IHGC Events November 2012

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Friday, November 16

Guest Lecture: Martha Nussbaum

Lecture on Religious Intolerance: 1 pm
Forum on Higher Education: 3 pm
Minor Hall Auditorium

The IHGC welcomes Martha Nussbaum, Ernst Freund Distinguished Service Professor of Law and Ethics at the University of Chicago, as this semester’s Global Humanities guest lecturer. In preparation for Prof. Nussbaum’s visit, the IHGC will host a seminar on November 6th at 7pm to familiarize or re-familiarize oneself with her work. The seminar will be led by Tal Brewer, Associate Professor of Philosophy at U.Va. For more information about this seminar, contact Keicy Tolbert.

Monday, November 26

Voice and Virtuality: Teaching With and Without the Body

7 - 9 pm
Garrett Hall Great RoomMap > >

This panel discussion will bring together Andrew Wade (head of the voice department at the Royal Shakespeare Company from 1987-2003), Louis Bloomfield of the Department of Physics, Kate Burke of the Drama Department, and Clare Kinney of the English Department.
The panelists will consider the power and purpose of the teacher’s voice at this moment of transformation in the delivery of education. The questions to be addressed include these: Can the face-to-face encounter be replicated in our new media? What has the embodied voice traditionally offered to students? And how can it be – or should it be – sustained, as methods of instruction change?
As universities begin to launch ambitious programs of online teaching, we look for a timely conversation on the place of the human voice in the pedagogical mission of higher education.

Thursday, November 29

Walter Benjamin's Modernity, with Manfred Schneider in presentation and conversation

7 - 9 pm
English Department Faculty LoungeMap > >

Walter Benjamin wrote his Essay Experience and Poverty in the spring of 1933. Facing the end of the Weimar Republic and the very beginning of German fascism, he looked back to the other breakdown of political and cultural order caused twenty years ago by the First World War. Just at this moment he designs a new idea of modernity. Defining modernity in art, architecture, literature as a new start, as a radical beginning, he names the modern artist a new positive barbarian. Once the barbarians put an end to the Roman Empire, now the new barbarians destroy all forms of tradition. These artists like Adolf Loos, Le Corbusier, Bertolt Brecht, and Paul Scheerbart are called the “inexorable ones”, since they all have been performing acts of tabula rasa. With keywords like the “barbarian” and the “inexorable”, Benjamin not only describes the appearance of the most radical artists; he also employs two often cited crucial words of fascist rhetoric. He thus insinuates that the Nazi movement came out of the most radical tendencies of modernity. But what is it that characterizes this text unequivocally as an antifascist document? I would like to argue that it is by its very literary character and by some extravagant linguistic expressions, which Roman grammarians would have called “barbarisms”, that the text assumes its antifascist quality. Besides this, there are so many topics and ideas in this text that it offers a brilliant basis for a vivid discussion of modernity from different viewpoints.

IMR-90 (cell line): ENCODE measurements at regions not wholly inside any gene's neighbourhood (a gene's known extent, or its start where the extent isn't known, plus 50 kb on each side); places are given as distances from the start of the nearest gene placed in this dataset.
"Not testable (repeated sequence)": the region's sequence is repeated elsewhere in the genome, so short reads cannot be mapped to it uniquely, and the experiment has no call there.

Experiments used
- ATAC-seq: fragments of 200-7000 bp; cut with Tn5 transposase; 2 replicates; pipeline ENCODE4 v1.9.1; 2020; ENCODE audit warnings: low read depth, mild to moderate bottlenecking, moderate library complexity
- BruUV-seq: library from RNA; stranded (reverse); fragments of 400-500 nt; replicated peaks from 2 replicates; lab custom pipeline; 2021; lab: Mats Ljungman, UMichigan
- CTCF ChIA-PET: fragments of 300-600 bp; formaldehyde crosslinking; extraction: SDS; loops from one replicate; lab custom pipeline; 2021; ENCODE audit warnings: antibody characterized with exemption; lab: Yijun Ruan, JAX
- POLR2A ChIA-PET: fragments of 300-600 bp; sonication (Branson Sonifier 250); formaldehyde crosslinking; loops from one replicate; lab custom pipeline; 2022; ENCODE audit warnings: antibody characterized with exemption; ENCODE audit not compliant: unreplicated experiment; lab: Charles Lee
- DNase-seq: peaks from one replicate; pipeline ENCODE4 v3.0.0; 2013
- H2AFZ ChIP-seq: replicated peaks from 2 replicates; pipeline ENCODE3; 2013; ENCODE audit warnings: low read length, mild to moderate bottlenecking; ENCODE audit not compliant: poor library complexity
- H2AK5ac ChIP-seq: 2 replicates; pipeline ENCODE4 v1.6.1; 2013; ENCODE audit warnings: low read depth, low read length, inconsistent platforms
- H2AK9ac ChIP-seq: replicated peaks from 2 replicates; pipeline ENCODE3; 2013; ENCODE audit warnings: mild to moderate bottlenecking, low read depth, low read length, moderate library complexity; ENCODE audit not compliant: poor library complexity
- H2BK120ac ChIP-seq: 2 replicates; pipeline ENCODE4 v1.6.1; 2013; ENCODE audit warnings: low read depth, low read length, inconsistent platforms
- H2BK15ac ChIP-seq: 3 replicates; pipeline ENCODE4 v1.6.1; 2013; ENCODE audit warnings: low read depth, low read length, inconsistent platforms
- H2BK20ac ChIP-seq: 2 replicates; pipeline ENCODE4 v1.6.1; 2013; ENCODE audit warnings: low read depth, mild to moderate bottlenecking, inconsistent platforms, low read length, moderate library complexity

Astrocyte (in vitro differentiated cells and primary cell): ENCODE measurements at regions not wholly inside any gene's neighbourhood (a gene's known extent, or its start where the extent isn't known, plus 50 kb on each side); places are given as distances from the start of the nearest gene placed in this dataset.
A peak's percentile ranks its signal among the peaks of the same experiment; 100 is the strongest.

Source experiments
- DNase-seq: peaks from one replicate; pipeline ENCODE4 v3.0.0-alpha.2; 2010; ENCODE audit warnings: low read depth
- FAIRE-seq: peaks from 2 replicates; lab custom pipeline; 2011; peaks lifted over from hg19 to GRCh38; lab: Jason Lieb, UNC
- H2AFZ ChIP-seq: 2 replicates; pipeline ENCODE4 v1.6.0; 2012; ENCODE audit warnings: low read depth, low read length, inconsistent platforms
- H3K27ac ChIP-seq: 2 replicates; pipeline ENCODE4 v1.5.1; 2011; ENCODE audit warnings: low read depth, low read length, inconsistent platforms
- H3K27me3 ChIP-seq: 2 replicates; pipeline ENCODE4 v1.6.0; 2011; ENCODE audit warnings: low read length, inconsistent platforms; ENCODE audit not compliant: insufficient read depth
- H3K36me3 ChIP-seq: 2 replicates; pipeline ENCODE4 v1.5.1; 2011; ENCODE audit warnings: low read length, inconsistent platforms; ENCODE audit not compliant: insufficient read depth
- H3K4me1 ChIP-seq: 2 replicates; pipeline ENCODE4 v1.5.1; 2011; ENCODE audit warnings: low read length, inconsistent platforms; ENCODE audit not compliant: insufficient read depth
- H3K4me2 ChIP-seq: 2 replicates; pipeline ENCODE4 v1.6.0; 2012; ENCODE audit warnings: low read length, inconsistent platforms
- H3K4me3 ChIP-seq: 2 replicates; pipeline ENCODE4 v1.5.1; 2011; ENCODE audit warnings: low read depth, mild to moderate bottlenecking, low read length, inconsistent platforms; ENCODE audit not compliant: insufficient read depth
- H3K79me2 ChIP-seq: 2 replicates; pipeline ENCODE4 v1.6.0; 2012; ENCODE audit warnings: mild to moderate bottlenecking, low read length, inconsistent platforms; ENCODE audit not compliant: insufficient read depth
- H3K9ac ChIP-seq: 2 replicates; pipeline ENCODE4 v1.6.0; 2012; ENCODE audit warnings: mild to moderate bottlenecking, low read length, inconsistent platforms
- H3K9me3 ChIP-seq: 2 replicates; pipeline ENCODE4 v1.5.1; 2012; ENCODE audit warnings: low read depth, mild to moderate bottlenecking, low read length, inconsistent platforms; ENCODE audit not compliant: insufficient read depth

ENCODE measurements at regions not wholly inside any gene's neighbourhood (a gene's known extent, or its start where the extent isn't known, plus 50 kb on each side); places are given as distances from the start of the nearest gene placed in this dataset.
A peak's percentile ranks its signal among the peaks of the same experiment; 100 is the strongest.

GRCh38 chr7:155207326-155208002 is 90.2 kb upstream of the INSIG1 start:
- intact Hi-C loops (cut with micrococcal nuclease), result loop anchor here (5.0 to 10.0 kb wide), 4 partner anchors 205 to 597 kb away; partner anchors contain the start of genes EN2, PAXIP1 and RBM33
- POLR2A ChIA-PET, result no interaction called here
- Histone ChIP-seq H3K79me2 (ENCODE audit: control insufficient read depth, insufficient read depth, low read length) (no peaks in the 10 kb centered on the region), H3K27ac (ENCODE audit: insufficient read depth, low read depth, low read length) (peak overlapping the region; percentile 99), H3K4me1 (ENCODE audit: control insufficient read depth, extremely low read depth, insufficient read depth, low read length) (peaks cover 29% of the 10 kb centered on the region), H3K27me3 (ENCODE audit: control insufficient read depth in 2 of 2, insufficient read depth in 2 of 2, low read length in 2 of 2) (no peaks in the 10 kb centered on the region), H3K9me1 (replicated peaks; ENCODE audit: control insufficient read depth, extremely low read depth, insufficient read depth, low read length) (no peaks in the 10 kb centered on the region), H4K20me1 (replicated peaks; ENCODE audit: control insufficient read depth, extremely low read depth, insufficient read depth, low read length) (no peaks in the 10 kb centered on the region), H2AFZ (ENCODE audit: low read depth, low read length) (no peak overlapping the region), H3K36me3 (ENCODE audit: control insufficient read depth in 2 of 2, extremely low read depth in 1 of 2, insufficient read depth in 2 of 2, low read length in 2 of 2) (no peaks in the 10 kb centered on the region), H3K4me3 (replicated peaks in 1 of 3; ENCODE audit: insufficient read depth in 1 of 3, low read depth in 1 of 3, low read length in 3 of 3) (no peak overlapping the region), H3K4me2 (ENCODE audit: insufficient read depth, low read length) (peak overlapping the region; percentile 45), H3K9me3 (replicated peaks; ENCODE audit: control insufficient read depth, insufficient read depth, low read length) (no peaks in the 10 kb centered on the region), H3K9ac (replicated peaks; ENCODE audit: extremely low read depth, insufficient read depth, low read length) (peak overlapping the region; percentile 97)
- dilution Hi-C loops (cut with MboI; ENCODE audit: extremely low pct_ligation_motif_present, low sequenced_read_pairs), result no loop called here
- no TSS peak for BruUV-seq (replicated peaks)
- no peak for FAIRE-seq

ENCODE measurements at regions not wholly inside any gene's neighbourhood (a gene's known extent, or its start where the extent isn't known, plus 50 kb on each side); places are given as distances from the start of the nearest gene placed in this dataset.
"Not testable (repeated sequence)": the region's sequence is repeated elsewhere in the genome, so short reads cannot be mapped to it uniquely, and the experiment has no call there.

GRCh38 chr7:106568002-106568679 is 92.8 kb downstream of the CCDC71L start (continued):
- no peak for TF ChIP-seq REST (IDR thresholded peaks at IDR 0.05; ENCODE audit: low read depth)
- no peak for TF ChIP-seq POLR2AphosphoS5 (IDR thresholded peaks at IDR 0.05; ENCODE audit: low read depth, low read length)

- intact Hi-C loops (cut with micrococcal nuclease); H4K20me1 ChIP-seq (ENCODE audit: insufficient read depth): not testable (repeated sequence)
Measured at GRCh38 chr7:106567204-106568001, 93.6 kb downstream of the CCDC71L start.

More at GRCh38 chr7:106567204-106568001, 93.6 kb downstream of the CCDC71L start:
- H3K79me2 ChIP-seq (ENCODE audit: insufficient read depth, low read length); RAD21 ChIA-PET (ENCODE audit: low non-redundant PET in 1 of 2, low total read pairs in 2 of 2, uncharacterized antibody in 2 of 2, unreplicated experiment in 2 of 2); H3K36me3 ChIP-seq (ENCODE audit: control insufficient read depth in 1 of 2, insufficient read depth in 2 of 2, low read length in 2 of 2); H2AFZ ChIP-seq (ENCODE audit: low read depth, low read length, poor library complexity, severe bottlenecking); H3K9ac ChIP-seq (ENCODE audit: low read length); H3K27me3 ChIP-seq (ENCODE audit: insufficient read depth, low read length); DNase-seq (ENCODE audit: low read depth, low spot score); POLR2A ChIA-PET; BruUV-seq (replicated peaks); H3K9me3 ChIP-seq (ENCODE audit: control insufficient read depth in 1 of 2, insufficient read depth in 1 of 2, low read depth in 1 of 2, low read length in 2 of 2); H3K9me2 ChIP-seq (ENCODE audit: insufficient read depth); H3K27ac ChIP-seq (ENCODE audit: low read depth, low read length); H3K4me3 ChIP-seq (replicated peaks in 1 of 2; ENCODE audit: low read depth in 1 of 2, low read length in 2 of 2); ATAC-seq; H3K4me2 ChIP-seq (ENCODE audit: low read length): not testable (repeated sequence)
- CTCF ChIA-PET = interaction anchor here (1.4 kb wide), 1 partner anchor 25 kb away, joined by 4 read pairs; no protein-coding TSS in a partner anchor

This fall term, Manfred Schneider teaches as the 2012 Max Kade distinguished visiting professor at the German Department of UVa. Until May 2012 he served as Professor of German Literature, Media and Aesthetics at the Ruhr-University of Bochum. Two of his books contain long chapters on Benjamin. They can be found in Die erkaltete Herzensschrift. Der autobiographische Text im 20. Jahrhundert (1986) and Der Barbar. Endzeitstimmung und Kulturrecycling (1996). His most recent book, entitled Das Attentat. Zur Kritik der paranoiden Vernunft (2010), presents an historical and discursive analysis of a phenomenon that has haunted human societies for centuries, namely assassinations. Manfred Schneider has not only regularly published articles in academic journals, but he is also writing for major German and European newspapers like Suedeutsche Zeitung, Frankfurter Rundschau and Neue Zuerricher Zeitung, and he has appeared on German radio and TV programs as well. In short, he is part of a strong German tradition, that of the public intellectual.

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